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Blueberries and Blood Thinners

author image Jill Corleone, RDN, LD
Jill Corleone is a registered dietitian and health coach who has been writing and lecturing on diet and health for more than 15 years. Her work has been featured on the Huffington Post, Diabetes Self-Management and in the book "Noninvasive Mechanical Ventilation," edited by John R. Bach, M.D. Corleone holds a Bachelor of Science in nutrition.
Blueberries and Blood Thinners
One cup of blueberries contains 28 mcg of vitamin K.

If you have blood vessel or heart disease, or if your blood flow is poor, your doctor may recommend you take blood thinners. When prescribed new medication, it is important to talk to your doctor about possible food interactions with the medication. The salicylates and vitamin K in blueberries can affect the way certain blood thinners work.

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Blood Thinners

Blood thinners are medications prescribed by your doctor that help reduce the formation of blood clots in your arteries and veins, which reduces your risk of having a heart attack or stroke. Blood thinners are most often prescribed to individuals with an abnormal heart beat -- referred to as atrial fibrillation -- or people who have had heart valve surgery or individuals with congenital heart defects. Blood thinner medications fall into two categories, anticoagulants and antiplatelets. Anticoagulants include medications such as warfarin and heparin, and work by lengthening the time it takes your blood to clot by interfering with the chemical reaction. Antiplatelets include aspirin, which work by preventing platelets from clumping together to form clots.


Like most fruits, blueberries make a healthy choice. They are low in calories and high in fiber and essential nutrients. A 1 cup serving of fresh blueberries contains 84 calories, 1.1 g of protein, 0.5 g of fat, 21 g of carbohydrates, 3.6 g of fiber, 114 mg of potassium, 14 mg of vitamin C, 80 IU of vitamin A and 28.6 mcg of vitamin K. Blueberries are also a natural source of salicylates.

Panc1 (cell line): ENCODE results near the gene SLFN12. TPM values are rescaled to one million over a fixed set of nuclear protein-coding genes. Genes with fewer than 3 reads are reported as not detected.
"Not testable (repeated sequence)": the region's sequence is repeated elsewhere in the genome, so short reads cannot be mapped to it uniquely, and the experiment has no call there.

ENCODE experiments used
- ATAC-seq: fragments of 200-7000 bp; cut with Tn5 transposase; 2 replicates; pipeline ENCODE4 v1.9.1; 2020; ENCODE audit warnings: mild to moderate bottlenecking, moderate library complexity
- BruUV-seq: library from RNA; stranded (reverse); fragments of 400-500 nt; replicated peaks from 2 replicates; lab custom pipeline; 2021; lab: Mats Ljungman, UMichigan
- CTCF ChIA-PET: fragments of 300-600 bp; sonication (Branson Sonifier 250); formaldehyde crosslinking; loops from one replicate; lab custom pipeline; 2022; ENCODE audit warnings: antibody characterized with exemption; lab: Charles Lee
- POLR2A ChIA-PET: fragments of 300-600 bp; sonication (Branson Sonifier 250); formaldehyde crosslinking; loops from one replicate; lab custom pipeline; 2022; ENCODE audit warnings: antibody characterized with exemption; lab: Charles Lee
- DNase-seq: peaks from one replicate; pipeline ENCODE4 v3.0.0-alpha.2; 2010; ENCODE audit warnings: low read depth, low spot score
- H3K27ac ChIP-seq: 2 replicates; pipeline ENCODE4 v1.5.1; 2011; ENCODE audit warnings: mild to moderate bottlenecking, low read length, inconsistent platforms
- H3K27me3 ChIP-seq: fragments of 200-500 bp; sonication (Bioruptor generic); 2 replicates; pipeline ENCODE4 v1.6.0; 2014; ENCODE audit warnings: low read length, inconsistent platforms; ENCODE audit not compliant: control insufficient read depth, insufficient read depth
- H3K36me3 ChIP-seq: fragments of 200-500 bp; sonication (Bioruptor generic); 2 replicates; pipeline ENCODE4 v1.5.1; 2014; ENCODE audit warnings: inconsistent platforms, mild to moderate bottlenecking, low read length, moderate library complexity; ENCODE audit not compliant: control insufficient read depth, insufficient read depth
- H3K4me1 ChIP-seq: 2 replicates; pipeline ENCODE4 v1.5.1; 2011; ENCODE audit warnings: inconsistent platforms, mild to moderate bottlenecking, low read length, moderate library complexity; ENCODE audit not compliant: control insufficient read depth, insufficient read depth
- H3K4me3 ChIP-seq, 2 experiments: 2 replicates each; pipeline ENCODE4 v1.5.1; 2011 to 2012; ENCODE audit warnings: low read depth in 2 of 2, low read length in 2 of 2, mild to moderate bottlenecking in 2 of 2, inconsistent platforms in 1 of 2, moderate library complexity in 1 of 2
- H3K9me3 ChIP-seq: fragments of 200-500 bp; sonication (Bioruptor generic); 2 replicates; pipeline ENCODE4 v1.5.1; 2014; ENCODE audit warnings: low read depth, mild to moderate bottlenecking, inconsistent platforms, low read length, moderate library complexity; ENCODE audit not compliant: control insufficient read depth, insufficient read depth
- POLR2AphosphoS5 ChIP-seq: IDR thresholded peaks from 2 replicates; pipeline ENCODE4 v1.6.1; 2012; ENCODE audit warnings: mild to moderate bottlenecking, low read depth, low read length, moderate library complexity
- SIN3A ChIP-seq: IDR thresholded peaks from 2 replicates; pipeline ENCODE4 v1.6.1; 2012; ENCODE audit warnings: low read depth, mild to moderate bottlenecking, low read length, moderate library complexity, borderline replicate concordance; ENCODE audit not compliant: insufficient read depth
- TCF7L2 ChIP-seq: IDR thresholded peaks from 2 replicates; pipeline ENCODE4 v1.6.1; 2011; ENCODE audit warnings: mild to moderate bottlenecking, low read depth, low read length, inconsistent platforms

Vitamin K

Vitamin K is a fat-soluble vitamin that plays a very important role in helping your blood clot. Coumadin, also known as warfarin, works by decreasing vitamin K activity so that it takes longer for your blood to clot. High intakes of vitamin K in the diet decrease the effectiveness of the medication. When taking Coumadin, it is recommended that you limit your intake of foods that contain more than 48 mcg of vitamin K per serving, such as kale, spinach or broccoli. Blueberries contain 28 mcg of vitamin K per 1 cup serving. While it is important to pay attention to your total daily vitamin K intake when taking Coumadin, blueberries do not need to be severely restricted.


In addition to being a source of vitamin K, blueberries also contain the natural pain relieving chemical called salicylate. This is the same chemical found in aspirin that helps reduce blood clots. The salicylates in blueberries may act as a natural blood thinner. If you are taking blood thinners, you should talk to your doctor about the effects of eating foods high in salicylates on your medication.

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